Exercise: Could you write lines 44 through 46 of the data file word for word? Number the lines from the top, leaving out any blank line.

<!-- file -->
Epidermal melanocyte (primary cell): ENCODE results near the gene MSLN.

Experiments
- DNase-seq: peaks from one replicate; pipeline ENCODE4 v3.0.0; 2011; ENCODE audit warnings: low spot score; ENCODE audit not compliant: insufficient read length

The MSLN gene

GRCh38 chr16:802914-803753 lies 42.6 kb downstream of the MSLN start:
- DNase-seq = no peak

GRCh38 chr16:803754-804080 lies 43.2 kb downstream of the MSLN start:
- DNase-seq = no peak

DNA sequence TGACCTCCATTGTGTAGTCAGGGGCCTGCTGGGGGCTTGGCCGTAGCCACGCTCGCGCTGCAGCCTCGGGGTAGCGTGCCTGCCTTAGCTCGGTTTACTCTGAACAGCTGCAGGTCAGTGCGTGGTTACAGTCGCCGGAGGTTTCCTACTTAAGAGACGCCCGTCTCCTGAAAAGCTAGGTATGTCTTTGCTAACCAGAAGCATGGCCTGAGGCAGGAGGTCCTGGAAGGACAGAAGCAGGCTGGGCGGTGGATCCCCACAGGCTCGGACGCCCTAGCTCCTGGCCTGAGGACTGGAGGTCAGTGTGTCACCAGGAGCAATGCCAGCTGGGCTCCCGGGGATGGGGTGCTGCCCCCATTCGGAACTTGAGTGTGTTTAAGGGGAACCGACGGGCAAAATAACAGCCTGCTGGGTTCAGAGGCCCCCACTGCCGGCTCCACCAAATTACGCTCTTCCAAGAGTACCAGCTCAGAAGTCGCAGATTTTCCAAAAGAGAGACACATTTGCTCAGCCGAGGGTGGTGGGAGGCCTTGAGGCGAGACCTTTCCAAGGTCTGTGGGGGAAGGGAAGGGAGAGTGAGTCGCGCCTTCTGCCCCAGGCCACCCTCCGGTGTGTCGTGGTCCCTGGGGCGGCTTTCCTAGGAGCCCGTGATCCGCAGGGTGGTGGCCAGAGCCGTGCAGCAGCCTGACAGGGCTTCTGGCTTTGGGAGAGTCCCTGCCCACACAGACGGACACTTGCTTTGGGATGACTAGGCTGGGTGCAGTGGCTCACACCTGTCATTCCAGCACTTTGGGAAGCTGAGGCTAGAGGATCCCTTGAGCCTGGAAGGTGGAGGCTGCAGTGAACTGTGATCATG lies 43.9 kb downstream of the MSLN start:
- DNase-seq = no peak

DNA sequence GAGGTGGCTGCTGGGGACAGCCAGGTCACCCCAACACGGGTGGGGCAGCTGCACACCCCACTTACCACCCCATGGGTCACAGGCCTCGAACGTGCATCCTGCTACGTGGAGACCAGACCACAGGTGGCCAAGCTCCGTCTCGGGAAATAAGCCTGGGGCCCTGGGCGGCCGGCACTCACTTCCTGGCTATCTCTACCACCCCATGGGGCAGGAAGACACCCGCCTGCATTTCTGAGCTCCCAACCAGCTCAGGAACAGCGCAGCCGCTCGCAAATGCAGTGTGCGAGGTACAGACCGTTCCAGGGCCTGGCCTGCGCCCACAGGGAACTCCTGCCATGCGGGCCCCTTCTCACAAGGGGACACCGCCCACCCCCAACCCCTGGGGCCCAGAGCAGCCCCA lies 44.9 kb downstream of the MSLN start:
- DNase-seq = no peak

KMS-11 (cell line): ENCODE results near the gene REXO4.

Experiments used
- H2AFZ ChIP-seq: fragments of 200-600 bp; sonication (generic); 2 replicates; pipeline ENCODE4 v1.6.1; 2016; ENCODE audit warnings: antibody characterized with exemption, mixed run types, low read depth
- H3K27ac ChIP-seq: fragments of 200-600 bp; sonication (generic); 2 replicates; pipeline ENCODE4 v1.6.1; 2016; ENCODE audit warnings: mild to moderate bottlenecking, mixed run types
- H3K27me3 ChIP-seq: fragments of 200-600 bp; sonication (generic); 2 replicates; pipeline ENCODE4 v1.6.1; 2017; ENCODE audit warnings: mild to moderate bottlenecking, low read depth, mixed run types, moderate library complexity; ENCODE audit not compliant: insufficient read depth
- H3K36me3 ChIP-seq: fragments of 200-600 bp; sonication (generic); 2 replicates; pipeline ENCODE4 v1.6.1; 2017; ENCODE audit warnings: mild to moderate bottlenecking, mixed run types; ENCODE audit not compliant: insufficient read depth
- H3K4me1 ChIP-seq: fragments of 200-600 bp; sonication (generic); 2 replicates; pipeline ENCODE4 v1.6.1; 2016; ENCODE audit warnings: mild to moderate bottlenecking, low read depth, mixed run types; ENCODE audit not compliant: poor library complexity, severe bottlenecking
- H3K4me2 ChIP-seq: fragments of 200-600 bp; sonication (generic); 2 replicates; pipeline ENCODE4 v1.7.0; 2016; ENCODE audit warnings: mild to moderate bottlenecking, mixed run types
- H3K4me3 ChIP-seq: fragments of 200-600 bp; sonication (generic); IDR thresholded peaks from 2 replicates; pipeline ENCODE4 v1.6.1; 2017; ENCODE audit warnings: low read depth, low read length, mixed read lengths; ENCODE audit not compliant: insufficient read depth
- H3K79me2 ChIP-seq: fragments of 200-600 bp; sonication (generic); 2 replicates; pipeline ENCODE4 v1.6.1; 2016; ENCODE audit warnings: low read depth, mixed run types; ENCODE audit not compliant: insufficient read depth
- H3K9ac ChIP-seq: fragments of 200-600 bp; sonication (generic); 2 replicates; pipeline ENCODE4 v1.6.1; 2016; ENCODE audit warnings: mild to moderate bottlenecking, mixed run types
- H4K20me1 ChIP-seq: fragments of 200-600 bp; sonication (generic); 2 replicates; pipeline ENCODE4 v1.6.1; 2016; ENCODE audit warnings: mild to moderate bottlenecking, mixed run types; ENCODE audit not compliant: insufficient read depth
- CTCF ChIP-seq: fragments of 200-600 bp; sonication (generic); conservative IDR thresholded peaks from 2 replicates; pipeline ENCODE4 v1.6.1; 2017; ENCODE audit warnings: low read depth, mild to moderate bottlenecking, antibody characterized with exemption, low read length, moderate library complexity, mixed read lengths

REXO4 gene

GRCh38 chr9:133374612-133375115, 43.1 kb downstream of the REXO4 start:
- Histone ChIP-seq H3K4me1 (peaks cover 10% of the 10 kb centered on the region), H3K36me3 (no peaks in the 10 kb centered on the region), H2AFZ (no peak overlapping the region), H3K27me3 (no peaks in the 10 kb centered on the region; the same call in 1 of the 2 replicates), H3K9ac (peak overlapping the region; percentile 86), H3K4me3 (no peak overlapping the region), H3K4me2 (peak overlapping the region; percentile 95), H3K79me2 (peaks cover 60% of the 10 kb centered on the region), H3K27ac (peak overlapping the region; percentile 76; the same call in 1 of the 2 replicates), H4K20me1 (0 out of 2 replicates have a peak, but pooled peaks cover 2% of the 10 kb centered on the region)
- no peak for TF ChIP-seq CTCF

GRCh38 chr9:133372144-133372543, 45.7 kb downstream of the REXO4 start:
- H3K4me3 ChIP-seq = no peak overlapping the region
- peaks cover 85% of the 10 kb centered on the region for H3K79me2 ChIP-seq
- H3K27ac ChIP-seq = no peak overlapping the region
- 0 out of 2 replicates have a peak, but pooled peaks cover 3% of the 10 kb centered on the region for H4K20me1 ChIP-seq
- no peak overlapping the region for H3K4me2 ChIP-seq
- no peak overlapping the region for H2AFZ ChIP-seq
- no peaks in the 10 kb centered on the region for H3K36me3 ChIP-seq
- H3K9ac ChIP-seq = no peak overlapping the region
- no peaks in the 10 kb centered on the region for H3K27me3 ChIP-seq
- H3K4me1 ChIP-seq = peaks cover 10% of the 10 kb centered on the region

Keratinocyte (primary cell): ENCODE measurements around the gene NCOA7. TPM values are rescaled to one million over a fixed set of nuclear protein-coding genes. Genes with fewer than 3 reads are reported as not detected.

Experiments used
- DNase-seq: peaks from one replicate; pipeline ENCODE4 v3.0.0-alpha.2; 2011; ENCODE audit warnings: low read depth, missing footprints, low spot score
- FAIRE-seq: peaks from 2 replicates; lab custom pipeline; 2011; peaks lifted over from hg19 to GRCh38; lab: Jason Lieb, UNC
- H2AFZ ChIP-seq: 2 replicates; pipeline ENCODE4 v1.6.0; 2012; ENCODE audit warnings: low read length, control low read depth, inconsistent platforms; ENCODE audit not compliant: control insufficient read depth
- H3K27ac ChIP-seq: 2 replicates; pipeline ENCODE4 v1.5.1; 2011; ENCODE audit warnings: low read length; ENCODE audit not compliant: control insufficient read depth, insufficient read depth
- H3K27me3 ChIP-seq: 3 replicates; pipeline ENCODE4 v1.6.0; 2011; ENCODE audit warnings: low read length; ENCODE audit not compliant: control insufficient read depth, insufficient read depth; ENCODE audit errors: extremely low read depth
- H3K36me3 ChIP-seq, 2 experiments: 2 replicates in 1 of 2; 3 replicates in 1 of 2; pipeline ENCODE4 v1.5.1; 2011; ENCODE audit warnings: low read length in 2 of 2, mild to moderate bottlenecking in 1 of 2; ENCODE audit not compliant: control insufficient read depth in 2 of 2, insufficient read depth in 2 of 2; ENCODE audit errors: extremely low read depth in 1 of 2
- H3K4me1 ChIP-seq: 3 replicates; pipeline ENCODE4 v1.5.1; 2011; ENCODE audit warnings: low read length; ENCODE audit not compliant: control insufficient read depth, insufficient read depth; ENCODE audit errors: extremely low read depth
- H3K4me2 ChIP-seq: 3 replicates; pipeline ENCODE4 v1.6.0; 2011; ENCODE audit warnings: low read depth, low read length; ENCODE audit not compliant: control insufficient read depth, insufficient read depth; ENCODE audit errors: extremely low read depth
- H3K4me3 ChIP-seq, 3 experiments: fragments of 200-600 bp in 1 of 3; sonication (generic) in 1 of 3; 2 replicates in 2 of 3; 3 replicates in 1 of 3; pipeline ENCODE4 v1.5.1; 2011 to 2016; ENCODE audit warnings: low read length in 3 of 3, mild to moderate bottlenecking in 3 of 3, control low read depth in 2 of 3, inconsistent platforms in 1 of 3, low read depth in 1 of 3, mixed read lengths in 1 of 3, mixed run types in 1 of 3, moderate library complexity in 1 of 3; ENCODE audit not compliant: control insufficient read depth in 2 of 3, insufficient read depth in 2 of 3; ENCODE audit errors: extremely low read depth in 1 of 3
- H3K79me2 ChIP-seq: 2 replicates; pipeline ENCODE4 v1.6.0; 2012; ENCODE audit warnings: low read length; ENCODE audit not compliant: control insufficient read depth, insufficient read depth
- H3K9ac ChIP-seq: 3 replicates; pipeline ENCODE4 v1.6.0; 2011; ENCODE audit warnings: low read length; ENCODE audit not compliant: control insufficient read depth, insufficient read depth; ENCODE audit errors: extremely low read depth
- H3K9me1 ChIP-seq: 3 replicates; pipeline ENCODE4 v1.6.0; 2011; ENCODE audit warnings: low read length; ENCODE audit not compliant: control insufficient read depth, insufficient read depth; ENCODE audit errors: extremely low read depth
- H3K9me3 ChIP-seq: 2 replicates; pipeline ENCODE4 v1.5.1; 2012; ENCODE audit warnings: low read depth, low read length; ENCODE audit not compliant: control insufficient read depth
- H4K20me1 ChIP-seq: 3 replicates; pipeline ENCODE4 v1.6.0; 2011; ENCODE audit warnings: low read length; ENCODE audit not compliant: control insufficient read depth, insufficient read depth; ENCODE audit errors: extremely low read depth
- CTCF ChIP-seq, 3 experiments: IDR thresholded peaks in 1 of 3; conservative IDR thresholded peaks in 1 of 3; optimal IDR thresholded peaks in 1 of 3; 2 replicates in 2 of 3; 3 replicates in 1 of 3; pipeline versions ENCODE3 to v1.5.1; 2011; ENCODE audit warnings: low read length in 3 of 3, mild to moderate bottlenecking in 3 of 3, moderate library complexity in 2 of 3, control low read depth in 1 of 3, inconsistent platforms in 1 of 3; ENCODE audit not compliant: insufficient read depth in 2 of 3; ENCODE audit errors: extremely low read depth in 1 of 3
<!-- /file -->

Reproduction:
- FAIRE-seq: peaks from 2 replicates; lab custom pipeline; 2011; peaks lifted over from hg19 to GRCh38; lab: Jason Lieb, UNC
- H2AFZ ChIP-seq: 2 replicates; pipeline ENCODE4 v1.6.0; 2012; ENCODE audit warnings: low read length, control low read depth, inconsistent platforms; ENCODE audit not compliant: control insufficient read depth
- H3K27ac ChIP-seq: 2 replicates; pipeline ENCODE4 v1.5.1; 2011; ENCODE audit warnings: low read length; ENCODE audit not compliant: control insufficient read depth, insufficient read depth